Lieutenant governor candidates discuss LNG, taxes, Stand for Salmon in Kenai

Lieutenant Governor candidates Debra Call (standing), Edie Grunwald, Sharon Jackson, Byron Mallot, Kevin Myer, and Stephen Wright answer questions at a Kenai and Soldotna Chamber of Commerce candidate forum on Wednesday, August 1, 2018 at the Kenai Chamber of Commerce and Visitors Center in Kenai, Alaska. (Ben Boettger/Peninsula Clarion)

Editor's note: This story has been changed to correct the monthly spending of the Alaska Gasline Development Corporation.


Six of this year’s eight lieutenant governor candidates answered questions on Wednesday about ballot initiatives, potential state taxes, the Permanent Fund Dividend, and the Alaska LNG Project in a Wednesday forum before members of the Kenai and Soldotna chambers of commerce. Voters will choose from these candidates on Aug. 21, in the primary elections that will determine which will move on to party tickets in the general election Nov. 6.

The two candidates absent from Wednesday’s forum were state Sen. Gary Stevens (R-Kodiak) and Lynn Gattis, a former state representative from the Mat-Su Valley, both running for the Republican nomination.

Four of those present were Republican: Sharon Jackson, a constituent liaison for U.S Sen. Dan Sullivan (R-Alaska); state senator and ConocoPhillips Investment Recovery Coordinator Kevin Meyer (R-Anchorage); retired U.S Air Force Colonel Edie Grunwald; and 22-year U.S Air Force veteran Stephen Wright. Wright is the only Republican candidate already attached to a runningmate, Republican gubernatorial candidate Michael Sheldon.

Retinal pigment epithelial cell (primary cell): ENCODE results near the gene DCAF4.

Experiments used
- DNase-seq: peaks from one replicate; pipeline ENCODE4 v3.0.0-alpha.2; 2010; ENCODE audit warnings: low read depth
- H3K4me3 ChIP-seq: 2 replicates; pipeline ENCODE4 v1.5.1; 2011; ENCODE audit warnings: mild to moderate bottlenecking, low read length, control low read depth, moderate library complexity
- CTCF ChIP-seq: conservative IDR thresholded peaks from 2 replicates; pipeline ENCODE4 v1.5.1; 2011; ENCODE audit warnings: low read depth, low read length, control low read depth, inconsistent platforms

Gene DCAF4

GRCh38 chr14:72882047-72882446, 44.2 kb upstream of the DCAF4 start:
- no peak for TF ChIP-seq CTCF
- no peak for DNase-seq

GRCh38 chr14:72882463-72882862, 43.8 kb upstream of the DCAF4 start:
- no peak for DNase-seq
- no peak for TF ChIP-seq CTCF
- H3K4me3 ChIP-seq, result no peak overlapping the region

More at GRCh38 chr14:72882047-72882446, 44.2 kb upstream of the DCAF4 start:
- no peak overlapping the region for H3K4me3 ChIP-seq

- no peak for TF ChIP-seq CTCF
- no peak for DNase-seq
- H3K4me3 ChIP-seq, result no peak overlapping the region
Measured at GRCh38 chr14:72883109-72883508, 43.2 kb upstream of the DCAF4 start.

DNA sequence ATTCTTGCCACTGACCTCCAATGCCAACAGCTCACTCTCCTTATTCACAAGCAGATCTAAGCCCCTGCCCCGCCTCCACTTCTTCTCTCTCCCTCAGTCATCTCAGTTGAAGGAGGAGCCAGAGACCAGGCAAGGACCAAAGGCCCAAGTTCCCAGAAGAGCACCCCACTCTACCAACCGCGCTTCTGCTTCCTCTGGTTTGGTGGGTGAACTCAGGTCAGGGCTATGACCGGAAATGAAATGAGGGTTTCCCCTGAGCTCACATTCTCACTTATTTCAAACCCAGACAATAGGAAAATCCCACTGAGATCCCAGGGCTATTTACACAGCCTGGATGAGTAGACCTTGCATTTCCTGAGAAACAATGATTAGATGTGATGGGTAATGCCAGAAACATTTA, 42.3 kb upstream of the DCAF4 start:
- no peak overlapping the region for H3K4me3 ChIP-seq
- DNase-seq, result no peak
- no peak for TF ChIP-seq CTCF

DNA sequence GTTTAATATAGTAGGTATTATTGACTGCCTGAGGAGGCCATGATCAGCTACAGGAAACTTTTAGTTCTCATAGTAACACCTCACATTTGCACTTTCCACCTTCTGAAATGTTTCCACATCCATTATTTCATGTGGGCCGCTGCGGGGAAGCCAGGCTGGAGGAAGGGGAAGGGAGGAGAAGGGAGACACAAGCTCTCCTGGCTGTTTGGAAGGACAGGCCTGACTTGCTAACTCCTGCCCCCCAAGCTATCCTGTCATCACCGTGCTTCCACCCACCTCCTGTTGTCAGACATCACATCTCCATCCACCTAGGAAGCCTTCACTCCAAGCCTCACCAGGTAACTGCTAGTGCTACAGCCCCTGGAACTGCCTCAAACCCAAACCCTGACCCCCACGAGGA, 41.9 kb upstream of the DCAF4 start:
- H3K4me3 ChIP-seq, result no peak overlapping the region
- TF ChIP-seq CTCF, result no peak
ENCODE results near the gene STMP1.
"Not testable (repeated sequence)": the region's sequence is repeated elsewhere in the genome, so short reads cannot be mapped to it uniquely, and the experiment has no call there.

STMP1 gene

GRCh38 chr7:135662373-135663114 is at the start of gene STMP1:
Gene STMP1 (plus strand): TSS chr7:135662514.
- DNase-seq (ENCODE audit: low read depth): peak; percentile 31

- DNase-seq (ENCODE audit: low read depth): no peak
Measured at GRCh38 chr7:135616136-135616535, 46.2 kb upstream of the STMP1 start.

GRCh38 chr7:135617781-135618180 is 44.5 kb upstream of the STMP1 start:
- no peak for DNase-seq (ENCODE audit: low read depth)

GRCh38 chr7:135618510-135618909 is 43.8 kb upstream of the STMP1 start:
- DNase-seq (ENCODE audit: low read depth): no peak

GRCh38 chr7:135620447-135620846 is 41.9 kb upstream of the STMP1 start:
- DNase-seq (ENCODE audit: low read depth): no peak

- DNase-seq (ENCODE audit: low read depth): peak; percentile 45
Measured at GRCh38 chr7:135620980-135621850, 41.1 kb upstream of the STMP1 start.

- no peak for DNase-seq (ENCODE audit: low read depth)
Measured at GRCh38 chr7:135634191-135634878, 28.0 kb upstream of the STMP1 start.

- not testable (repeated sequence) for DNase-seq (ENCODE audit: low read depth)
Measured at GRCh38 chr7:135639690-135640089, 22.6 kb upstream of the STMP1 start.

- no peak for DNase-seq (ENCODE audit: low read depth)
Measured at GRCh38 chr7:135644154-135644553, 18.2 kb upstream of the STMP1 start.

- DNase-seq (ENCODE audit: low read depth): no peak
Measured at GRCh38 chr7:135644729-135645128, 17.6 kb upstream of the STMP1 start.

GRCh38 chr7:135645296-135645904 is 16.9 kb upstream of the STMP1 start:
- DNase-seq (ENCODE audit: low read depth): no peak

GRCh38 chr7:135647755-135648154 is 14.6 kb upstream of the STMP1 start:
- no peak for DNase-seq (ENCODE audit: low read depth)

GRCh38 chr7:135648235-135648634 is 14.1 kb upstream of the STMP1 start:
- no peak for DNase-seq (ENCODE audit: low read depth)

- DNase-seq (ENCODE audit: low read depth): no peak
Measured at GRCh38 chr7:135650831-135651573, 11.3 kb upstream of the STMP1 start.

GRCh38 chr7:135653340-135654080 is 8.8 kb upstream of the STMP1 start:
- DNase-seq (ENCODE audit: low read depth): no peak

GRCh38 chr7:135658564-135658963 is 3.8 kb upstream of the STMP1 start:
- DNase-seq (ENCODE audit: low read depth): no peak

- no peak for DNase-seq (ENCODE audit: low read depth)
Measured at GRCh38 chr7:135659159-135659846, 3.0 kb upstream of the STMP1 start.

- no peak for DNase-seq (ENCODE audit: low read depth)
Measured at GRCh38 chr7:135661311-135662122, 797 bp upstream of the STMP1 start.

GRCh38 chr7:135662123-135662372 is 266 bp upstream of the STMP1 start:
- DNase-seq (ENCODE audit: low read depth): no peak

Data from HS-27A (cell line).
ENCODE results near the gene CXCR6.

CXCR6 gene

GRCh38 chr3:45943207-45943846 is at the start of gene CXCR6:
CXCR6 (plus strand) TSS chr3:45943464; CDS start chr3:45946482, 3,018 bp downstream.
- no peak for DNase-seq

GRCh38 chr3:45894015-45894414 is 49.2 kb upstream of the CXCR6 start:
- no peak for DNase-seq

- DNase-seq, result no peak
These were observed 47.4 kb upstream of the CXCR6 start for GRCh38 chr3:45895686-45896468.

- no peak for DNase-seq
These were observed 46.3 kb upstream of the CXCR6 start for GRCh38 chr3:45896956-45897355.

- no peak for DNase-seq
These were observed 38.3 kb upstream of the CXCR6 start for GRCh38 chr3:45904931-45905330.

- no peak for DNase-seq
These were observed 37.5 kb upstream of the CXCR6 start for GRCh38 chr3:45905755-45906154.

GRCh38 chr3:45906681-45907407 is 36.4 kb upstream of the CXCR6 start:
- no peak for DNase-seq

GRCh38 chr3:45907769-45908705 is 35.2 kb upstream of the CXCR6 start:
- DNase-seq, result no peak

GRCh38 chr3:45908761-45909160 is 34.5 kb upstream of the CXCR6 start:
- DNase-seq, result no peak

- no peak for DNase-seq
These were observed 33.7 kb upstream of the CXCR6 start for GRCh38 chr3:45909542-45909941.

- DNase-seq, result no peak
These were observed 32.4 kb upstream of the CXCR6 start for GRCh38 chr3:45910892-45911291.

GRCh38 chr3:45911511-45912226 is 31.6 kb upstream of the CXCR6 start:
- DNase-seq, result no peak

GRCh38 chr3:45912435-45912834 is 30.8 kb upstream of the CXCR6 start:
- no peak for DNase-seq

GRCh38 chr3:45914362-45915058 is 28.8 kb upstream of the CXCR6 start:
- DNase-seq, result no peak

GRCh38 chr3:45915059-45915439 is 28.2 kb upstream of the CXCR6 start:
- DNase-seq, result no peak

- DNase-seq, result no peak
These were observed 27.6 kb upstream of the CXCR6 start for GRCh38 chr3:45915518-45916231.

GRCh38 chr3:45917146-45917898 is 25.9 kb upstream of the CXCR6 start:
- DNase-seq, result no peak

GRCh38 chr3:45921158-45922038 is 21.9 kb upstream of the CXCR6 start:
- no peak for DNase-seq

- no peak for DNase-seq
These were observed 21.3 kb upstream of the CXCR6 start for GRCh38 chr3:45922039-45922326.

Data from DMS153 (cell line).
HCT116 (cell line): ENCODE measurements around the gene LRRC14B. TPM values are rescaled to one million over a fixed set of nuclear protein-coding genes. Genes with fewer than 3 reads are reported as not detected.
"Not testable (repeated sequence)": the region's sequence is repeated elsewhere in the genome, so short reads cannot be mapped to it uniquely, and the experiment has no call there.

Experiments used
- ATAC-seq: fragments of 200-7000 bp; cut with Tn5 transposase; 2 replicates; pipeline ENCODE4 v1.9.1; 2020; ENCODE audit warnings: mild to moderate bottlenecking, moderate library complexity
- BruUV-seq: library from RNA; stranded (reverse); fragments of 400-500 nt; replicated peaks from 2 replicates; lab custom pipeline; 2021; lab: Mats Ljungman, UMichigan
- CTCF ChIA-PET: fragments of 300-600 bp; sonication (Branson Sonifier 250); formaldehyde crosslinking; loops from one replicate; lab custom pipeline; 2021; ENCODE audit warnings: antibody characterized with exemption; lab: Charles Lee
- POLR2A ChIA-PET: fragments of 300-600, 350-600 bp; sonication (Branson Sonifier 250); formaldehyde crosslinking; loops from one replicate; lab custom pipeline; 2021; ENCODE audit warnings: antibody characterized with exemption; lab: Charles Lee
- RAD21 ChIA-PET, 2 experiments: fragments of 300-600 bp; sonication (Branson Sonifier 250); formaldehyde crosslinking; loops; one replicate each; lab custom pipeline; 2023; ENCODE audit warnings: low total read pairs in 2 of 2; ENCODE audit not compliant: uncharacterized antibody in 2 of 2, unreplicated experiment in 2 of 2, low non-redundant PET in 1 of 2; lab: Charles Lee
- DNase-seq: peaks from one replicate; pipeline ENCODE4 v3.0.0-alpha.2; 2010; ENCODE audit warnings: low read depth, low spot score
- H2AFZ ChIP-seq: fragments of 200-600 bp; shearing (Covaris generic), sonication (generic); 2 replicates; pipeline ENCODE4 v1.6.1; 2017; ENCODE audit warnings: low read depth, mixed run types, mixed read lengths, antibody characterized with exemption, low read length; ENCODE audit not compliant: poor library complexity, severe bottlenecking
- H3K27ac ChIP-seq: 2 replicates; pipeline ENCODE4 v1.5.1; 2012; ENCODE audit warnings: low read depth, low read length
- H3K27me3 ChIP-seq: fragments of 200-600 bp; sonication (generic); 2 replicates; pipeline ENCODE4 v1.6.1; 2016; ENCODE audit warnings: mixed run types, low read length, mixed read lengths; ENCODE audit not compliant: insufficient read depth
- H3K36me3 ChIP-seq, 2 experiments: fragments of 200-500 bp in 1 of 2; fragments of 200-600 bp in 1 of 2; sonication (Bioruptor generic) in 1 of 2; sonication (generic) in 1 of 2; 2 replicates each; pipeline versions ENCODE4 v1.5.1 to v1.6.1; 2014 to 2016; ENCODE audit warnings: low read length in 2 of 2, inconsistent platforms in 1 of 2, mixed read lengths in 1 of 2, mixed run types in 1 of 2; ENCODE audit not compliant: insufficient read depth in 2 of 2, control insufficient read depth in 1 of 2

Candidate Debra Call, who has worked in various small business development positions and been an executive for Alaska Native organizations including the Calista Heritage Foundation and the Knik Tribal Council, is running with Democratic gubernatorial candidate Mark Begich. Incumbent Lt. Gov. Byron Mallott, a Democrat, will share the independent ticket with incumbent Gov. Bill Walker.

At the forum, the candidates responded similarly to some questions.

All said they disagree with the provisions of Ballot Measure One — commonly known as the Stand for Salmon initiative — which would tighten the Alaska Department of Fish and Game’s fish habitat protection regulations and has provoked intense conflict between supporting conservation interests and opposing industry groups.

The lieutenant governor’s office is responsible for certifying ballot initiatives that Alaskans submit via petition. When the Stand for Salmon initiative was submitted in September 2017, Mallott rejected it on the grounds that it made an unconstitutional appropriation of state assets, though a court overturned that decision in October 2017. After the state appealed, the Alaska Supreme Court is set to announce a decision which may allow the initiative on the ballot if it’s issued before Sept. 5.

The prospective sale of drilling leases in the Arctic National Wildlife Refuge — allowed after decades of controversy by an amendment that U.S Senator Lisa Murkowski (R-Alaska) introduced to the December 2017 Tax Cut and Jobs Act — got unanimous support from the candidates. However, Jackson called the legislation “a double-edged sword” because it would split ANWR lease revenue 50-50 between the state and federal governments, while the 1959 Alaska Statehood Act gives the state government 90 percent of lease revenue from federal land. Wright agreed, saying “we need to make sure we’re not losing when we think we’re winning.” Meyer, however, said “50 percent is better than zero percent.”

The candidates were more divided in response to another question submitted by the chamber members: ““What will need to be done to further the AK LNG Project and terminus in Nikiski?”